Kagiso Rabada puts disciplined Proteas in command in Newlands.
Kagiso Rabada celebrated his 50th test match by claiming 4/73 to help the Proteas dismiss India for 223 in 77.3 overs on an absorbing first day of the third and decisive test at Newlands in Cape Town on Tuesday.
India did enjoy some late satisfaction, however, when paceman Jasprit Bumrah had South Africa’s captain, Dean Elgar (3), caught at first slip by Cheteshwar Pujara in the fifth over. Elgar, who struck a match-winning unbeaten 96 at the Wanderers to level the series, was turned square by the delivery, edging a comfortable catch to Pujara to the visitors’ evident delight.
Nevertheless it was an excellent opening day for the home team as they finished on 17 for one, a deficit of 206, with nightwatchman Keshav Maharaj at the crease with Aiden Markram.
Rabada was South Africa’s fierce inspiration throughout the day, with his haul including the prize scalp of Indian skipper Virat Kohli, who was the visitors’ hero, striking 79 in a marathon knock spanning 201 balls – his highest test innings in more than two years as well as his longest.
Kohli’s patient, watchful and highly disciplined effort – a masterclass of defensive batting on a difficult pitch – was not replicated by his fellow batsmen, however, with the exception of Pujara (43 in 77 balls) who shared in the biggest partnership of the innings with his captain, 62 in 153 balls for the third wicket. Otherwise, the only partnership of note was that of 51 in 113 balls between Kohli and the flamboyant Rishabh Pant who eventually let his frustration get the better of him when he had reached 27.
Rabada was the flag bearer for the home team, bowling with hostility, discipline and penetration in four spells that comprised a total of 22 overs. His battle with Kohli was the highlight of the day and it was Rabada who eventually proved victorious as he enticed the Indian captain into nibbling one behind as he looked to increase the scoring rate at the end of the Indian innings.
The only possible blot on Kohli’s day was his brave but debatable decision to bat first on an overcast day on a well-grassed pitch that offered plenty of encouragement for South Africa’s pacemen. Ironically, once India’s regular batsmen had been dismissed after tea, the clouds receded and the home team started their innings in blazing sunshine.
With the ball seaming about and often rising sharply off a length, it was no surprise that all the Indian wickets fell to catches – most of them behind the stumps with wicketkeeper Kyle Verreynne claiming five of them.
Verreynne’s first victim was that of KL Rahul when India’s total had reached 31, the delivery leaving him off the pitch and offering the wicketkeeper a comfortable catch. Two runs later Rabada struck his first blow, claiming the wicket of the other opener, Mayank Agarwal, who edged a firm push to Markram at second slip.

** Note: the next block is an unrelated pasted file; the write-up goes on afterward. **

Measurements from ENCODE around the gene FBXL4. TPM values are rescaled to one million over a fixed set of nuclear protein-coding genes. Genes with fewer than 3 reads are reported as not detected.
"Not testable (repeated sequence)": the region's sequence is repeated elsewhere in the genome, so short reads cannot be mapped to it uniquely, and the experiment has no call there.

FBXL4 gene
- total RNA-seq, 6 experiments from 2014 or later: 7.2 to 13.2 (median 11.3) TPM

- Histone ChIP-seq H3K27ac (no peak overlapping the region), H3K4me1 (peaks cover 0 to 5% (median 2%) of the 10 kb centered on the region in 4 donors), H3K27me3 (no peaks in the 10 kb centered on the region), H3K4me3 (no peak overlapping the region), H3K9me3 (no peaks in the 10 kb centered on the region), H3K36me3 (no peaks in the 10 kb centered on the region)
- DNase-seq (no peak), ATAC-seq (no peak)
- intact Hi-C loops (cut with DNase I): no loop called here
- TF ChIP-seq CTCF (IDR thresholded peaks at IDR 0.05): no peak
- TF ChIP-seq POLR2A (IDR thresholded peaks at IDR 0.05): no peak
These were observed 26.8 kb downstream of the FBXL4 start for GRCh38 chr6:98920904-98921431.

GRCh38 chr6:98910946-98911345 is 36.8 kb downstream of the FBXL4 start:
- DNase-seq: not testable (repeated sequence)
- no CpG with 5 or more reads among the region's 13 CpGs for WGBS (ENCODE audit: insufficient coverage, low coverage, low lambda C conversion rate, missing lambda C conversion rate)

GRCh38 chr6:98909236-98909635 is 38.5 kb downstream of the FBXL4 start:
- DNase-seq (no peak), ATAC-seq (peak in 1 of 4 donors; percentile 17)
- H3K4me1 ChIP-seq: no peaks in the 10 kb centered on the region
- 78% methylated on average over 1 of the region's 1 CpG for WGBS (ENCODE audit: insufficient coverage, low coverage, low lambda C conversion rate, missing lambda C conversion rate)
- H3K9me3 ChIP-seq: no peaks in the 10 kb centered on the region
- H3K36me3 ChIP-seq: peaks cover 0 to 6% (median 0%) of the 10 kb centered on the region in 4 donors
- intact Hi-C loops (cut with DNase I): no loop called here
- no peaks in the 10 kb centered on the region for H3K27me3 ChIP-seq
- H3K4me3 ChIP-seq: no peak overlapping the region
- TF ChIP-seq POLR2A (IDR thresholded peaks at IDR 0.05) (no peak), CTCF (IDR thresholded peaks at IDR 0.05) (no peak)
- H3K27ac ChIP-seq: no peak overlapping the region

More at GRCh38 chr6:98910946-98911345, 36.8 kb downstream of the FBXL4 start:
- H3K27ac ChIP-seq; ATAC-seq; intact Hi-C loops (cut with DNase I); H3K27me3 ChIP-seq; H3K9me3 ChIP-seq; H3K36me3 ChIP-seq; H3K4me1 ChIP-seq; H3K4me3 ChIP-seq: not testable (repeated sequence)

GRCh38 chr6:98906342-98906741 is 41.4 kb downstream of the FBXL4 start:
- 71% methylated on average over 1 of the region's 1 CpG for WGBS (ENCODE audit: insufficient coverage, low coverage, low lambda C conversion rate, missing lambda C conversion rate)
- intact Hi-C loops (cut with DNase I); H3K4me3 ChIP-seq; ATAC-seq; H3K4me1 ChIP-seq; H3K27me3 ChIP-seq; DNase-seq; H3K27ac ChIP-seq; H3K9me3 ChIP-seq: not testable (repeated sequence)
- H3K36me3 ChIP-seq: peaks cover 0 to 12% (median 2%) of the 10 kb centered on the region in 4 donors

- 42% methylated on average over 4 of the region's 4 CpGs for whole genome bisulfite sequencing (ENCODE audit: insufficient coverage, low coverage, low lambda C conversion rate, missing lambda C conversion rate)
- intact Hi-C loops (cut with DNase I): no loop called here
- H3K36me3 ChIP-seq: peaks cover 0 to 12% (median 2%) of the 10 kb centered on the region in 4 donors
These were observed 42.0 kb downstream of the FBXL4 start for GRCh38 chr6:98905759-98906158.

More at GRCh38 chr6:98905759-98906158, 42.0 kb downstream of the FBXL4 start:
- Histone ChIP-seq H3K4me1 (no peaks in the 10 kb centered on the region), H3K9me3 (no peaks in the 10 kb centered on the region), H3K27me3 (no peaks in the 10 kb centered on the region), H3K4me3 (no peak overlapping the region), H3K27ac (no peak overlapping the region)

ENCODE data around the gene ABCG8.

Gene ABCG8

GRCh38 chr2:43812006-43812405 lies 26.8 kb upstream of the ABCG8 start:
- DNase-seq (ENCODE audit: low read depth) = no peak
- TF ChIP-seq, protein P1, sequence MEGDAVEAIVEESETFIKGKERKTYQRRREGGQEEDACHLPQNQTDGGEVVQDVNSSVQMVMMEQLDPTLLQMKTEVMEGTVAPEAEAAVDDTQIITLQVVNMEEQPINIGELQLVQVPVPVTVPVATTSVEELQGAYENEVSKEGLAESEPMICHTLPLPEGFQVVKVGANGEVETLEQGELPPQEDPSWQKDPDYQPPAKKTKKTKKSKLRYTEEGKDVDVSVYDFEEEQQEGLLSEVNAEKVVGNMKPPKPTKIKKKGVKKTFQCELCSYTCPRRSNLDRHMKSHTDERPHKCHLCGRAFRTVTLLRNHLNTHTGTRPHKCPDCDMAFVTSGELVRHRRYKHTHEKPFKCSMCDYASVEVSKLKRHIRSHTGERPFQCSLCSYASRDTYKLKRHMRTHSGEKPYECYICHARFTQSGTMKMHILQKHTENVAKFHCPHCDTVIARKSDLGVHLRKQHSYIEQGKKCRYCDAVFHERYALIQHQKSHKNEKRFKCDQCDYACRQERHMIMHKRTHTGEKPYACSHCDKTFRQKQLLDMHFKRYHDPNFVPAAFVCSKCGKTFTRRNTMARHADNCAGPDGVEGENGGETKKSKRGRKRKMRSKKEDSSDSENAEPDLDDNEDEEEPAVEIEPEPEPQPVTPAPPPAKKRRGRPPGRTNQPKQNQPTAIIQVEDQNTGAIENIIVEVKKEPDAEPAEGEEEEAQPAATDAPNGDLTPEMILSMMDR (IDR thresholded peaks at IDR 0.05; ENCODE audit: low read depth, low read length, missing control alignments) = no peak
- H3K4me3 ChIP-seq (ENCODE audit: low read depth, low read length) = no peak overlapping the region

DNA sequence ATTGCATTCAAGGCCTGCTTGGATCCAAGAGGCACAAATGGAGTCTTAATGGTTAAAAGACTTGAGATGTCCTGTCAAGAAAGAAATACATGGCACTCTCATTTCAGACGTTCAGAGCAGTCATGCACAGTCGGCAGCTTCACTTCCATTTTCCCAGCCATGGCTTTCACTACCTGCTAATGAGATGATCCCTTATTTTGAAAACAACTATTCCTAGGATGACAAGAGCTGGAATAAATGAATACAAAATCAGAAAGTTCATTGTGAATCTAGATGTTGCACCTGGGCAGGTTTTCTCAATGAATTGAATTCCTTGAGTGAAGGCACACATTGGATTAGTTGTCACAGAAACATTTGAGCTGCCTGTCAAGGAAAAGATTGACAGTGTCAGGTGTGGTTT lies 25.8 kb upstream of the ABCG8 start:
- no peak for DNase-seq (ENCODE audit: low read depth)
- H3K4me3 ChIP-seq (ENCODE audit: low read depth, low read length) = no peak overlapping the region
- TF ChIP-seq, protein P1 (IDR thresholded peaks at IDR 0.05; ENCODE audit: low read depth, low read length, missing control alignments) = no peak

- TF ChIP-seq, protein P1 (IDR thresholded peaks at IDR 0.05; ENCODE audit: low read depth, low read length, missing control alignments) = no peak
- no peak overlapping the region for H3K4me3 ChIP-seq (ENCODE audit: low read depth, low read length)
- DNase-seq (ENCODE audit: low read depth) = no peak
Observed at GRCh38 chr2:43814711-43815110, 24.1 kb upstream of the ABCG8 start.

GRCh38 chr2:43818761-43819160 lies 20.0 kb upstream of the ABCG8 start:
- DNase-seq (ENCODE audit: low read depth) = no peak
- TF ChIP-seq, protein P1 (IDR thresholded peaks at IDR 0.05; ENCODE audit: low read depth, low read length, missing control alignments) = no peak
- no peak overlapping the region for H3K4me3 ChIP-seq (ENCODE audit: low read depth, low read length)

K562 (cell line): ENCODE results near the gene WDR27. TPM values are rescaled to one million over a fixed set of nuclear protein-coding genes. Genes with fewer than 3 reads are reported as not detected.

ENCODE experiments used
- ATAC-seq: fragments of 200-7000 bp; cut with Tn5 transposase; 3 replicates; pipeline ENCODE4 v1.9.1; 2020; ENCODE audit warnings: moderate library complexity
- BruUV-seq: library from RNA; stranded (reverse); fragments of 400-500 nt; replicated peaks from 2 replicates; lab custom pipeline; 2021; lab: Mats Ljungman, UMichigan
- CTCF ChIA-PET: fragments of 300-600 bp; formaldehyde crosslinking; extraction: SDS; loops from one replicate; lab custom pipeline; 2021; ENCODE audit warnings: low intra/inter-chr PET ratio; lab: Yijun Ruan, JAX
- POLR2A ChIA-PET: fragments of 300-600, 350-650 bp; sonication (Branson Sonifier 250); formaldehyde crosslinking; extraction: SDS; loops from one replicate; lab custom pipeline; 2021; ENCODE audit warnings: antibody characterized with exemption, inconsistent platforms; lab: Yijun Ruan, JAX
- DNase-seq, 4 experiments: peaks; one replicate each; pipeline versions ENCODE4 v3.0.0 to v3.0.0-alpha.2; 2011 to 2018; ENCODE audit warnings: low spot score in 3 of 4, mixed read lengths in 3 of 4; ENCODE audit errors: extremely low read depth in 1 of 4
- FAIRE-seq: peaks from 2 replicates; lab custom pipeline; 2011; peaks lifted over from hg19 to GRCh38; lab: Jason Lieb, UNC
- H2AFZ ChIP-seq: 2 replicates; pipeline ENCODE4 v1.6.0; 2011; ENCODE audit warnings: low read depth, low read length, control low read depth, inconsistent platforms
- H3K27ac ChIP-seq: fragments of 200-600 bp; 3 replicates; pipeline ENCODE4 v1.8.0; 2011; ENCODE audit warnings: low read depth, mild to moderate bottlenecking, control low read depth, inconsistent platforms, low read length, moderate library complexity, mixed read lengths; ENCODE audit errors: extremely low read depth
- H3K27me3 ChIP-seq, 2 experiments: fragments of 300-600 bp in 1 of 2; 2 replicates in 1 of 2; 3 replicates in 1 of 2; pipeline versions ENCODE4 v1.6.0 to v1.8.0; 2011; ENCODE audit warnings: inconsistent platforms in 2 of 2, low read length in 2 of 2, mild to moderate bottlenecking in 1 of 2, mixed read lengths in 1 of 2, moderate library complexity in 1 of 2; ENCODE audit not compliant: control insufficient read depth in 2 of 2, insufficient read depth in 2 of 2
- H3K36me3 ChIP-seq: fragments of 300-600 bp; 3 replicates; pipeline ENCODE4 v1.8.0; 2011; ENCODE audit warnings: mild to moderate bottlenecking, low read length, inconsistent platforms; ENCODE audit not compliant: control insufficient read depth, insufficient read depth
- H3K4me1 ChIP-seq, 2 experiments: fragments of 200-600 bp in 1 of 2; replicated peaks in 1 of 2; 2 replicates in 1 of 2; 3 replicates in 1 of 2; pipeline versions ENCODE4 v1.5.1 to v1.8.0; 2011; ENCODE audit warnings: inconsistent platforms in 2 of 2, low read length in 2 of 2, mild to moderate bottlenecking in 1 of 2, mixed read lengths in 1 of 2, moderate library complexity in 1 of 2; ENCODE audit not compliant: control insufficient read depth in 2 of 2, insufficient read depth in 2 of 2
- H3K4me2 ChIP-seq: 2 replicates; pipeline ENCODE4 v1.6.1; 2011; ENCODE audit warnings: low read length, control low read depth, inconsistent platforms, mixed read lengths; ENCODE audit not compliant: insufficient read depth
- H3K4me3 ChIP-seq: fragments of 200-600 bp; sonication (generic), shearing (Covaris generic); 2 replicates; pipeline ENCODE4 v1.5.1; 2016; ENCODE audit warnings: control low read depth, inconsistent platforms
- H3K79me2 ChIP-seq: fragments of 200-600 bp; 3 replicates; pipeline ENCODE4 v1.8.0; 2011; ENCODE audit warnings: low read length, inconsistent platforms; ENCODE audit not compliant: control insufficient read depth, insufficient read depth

Kohli, will rarely have scored harder runs than he did in the afternoon session after he went into lunch on 15 in 50 deliveries. In all it took him 88 balls to score his first 20 runs – with many deliveries skillfully left alone outside his off-stump.
India only lost one wicket in the afternoon, with Pujara going for 43 to an excellent delivery from Marcus Jansen who once again impressed with overall figures of 3/55 in 18 overs. Pujara who once again adopted a more positive approach, struck seven fours in his 77-ball innings before he was defeated by a delivery that angled in and then straightened to take the edge.
Pujara’s dismissal was the culmination of some tight bowling by Duanne Olivier and Lungi Ngidi after lunch, restricting India to six runs in the first six overs, with Jansen eventually claiming the reward.
Rabada’s third spell was his best, beginning with the dismissal of Ajinkya Rahane who feathered a catch to Verreynne off a delivery that spat and seamed away from him.
Kohli was joined by Rishabh Pant, fresh from his wild slog at the Wanderers, and the two featured in a half-century partnership that entertained but never looked secure, largely because Pant was always looking for the attacking shot on a pitch that didn’t encourage them.
Eventually, his impatience got the better of him as he tried to engineer a cut to a delivery from Jansen that rose sharply, resulting in an easy catch to Keegan Petersen in the gully.
Aside from his defensive skills and intense concentration, Kohli’s innings was characterised by some beautiful drives, straight and through the covers as he almost singlehandedly kept the momentum of the Indian innings going.
Kohli was involved in a contentious episode shortly before tea when Olivier appealed for a catch down the leg side after the batsman flicked at a delivery. Umpire Adrian Holdstock turned the appeal down but South Africa asked for a review with the video showing some slight indication of an edge but without the necessary certainty to overturn the original decision.
Despite Kohli’s efforts after tea, South Africa’s bowlers swept away the Indian tail as they restricted the visitors to a disappointing first innings total.
South Africa:Dean Elgar (capt), Aiden Markram, Keegan Petersen, Rassie van der Dussen, Temba Bavuma, Kyle Verreynne (wk), Marco Jansen, Kagiso Rabada, Keshav Maharaj, Duanne Olivier, Lungi Ngidi
India: KL Rahul, Mayank Agarwal, Cheteshwar Pujara, Virat Kohli (capt), Ajinkya Rahane, Rishabh Pant (wk), Ravichandran Ashwin, Shardul Thakur, Mohammed Shami, Jasprit Bumrah, Umesh Yadav.